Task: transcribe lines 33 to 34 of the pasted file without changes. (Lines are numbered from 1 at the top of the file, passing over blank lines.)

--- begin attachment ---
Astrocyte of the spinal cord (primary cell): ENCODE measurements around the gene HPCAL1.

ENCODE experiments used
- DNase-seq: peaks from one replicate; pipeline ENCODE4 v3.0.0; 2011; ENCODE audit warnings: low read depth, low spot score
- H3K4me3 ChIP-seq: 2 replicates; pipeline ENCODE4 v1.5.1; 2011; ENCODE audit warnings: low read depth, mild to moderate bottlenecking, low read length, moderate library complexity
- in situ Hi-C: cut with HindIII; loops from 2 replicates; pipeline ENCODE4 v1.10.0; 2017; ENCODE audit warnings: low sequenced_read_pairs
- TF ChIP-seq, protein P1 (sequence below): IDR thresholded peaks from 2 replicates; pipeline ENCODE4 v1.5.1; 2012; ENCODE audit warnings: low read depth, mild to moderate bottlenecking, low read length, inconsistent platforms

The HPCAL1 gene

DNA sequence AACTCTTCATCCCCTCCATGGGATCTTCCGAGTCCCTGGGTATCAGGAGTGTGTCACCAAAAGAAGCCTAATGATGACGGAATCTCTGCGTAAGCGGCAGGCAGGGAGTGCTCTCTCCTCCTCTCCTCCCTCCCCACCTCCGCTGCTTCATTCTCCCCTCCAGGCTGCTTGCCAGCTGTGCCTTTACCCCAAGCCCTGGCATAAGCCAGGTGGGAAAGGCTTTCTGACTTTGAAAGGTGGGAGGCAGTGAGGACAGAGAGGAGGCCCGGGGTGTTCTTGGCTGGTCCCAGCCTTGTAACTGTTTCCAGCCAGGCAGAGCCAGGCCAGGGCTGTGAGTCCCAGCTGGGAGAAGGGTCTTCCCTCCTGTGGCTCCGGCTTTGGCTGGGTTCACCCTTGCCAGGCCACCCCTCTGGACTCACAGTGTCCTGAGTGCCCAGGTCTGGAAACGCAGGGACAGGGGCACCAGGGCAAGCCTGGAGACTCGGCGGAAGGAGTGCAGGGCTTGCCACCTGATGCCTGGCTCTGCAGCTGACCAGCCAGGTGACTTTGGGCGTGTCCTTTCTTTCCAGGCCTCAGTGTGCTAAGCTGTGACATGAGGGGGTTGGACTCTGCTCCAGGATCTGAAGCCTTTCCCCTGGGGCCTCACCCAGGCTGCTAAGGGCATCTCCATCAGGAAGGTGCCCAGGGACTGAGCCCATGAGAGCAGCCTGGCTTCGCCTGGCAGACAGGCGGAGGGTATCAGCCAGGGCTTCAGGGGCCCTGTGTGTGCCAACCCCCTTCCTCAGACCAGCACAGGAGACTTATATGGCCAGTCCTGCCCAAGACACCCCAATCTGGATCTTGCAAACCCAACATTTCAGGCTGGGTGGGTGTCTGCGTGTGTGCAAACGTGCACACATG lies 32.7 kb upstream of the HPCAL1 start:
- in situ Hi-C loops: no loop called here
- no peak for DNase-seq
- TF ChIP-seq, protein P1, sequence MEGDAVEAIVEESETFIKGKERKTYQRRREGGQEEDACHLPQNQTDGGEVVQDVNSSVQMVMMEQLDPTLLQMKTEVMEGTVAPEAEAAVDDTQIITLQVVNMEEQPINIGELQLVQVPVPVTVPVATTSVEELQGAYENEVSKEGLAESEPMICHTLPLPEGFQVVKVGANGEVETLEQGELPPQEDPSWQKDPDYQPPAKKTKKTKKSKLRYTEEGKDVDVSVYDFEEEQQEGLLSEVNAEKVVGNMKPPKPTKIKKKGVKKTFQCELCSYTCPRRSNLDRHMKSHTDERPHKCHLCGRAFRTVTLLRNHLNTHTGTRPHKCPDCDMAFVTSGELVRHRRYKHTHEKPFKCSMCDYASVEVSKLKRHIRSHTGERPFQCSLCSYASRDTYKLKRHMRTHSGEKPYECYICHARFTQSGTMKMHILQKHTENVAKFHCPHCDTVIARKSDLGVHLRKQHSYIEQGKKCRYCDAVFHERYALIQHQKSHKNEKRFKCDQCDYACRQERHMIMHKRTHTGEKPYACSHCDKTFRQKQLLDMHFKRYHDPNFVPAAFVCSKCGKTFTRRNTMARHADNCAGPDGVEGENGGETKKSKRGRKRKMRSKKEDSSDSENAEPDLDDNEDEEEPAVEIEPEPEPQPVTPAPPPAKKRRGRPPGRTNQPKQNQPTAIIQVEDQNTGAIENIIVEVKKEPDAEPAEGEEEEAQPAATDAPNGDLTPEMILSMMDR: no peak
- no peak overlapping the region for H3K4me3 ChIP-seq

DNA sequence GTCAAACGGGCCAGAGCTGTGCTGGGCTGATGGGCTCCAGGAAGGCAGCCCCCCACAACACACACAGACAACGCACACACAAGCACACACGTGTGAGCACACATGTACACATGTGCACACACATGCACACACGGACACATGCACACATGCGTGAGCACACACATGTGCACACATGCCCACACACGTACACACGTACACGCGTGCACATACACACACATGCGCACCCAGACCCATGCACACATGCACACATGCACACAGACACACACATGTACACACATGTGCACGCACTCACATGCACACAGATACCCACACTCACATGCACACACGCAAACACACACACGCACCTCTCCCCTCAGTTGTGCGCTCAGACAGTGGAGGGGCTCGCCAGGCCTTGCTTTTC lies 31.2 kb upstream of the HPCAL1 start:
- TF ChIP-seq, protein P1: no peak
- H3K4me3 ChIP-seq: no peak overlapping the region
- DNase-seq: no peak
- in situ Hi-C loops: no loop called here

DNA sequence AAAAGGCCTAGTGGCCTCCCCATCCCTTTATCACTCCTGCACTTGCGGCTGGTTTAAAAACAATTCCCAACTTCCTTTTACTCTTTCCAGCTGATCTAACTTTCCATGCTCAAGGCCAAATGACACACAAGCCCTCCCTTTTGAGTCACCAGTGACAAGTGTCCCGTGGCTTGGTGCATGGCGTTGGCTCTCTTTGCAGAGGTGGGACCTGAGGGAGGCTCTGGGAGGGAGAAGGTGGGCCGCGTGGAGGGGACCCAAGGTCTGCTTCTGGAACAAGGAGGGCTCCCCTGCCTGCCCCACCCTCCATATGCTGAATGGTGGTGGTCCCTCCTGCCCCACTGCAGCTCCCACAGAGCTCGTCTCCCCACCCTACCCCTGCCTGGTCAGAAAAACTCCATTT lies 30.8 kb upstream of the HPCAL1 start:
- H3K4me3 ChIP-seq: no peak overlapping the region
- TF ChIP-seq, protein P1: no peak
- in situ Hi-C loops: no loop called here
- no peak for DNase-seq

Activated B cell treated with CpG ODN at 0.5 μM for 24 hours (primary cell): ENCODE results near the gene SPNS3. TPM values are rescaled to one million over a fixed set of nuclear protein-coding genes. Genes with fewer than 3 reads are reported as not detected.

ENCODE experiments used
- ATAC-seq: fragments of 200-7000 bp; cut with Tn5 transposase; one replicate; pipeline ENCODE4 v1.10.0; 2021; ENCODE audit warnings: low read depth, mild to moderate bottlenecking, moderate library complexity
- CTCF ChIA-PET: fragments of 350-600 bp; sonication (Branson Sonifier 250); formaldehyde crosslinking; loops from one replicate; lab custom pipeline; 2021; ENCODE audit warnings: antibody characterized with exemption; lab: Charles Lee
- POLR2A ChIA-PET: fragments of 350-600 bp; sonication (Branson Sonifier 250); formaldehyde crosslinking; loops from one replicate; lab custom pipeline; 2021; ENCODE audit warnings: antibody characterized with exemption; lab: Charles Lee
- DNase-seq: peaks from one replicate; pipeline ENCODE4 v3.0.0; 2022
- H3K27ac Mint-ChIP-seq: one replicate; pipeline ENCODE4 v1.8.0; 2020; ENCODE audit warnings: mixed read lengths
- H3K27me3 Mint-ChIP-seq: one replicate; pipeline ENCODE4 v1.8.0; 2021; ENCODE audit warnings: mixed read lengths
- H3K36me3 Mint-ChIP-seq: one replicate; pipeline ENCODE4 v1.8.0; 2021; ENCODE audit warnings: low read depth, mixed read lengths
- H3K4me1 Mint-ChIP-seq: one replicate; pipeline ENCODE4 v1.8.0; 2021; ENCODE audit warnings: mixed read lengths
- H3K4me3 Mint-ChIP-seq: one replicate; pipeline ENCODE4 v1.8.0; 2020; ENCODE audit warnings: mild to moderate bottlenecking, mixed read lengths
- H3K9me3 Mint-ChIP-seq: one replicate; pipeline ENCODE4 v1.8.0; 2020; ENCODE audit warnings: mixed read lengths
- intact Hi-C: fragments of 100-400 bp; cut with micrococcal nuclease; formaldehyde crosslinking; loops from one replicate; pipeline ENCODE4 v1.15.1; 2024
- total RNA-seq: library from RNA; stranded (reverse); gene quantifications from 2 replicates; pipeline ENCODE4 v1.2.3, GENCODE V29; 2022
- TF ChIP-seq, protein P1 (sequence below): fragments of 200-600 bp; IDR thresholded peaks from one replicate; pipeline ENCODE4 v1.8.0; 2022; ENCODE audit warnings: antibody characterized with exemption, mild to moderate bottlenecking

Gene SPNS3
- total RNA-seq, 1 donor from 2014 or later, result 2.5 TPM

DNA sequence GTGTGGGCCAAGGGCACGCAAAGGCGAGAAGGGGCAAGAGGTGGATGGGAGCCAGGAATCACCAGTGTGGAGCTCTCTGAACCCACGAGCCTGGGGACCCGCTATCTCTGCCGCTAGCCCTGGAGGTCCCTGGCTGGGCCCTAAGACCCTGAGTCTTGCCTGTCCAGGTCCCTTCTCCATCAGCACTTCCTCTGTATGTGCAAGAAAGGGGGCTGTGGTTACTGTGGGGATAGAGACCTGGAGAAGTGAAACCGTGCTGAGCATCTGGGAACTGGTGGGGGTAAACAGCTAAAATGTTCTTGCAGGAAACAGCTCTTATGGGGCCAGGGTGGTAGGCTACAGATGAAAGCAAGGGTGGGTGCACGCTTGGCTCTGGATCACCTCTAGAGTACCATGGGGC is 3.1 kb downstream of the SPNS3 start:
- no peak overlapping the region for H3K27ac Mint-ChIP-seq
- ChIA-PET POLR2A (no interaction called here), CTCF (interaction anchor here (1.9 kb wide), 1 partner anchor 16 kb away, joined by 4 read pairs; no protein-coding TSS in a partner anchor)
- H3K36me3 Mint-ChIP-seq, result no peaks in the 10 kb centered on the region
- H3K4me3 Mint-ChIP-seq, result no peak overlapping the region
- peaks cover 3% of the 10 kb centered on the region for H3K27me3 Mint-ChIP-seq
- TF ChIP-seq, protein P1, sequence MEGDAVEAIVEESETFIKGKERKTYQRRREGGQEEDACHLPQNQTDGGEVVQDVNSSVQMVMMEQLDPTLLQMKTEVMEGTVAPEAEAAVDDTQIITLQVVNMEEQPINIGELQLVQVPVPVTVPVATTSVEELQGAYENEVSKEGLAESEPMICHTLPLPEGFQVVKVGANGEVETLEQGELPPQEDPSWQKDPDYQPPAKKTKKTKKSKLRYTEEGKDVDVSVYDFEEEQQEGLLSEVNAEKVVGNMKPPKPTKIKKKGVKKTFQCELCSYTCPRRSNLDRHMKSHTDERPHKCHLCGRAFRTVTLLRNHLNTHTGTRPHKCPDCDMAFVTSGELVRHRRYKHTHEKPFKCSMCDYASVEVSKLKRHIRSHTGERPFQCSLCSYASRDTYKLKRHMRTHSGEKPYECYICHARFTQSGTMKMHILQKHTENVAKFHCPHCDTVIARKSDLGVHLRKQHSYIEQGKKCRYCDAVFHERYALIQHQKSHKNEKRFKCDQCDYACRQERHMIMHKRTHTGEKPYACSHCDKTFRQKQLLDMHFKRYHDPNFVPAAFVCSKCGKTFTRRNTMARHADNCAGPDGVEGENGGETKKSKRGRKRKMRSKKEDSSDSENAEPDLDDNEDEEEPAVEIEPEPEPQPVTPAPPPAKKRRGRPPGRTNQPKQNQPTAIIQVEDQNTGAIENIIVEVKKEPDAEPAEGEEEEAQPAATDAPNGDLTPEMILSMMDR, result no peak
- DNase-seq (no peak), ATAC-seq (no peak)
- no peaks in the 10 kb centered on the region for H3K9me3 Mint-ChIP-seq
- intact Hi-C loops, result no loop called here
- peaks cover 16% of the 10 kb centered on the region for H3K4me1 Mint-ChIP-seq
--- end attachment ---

- H3K4me3 Mint-ChIP-seq: one replicate; pipeline ENCODE4 v1.8.0; 2020; ENCODE audit warnings: mild to moderate bottlenecking, mixed read lengths
- H3K9me3 Mint-ChIP-seq: one replicate; pipeline ENCODE4 v1.8.0; 2020; ENCODE audit warnings: mixed read lengths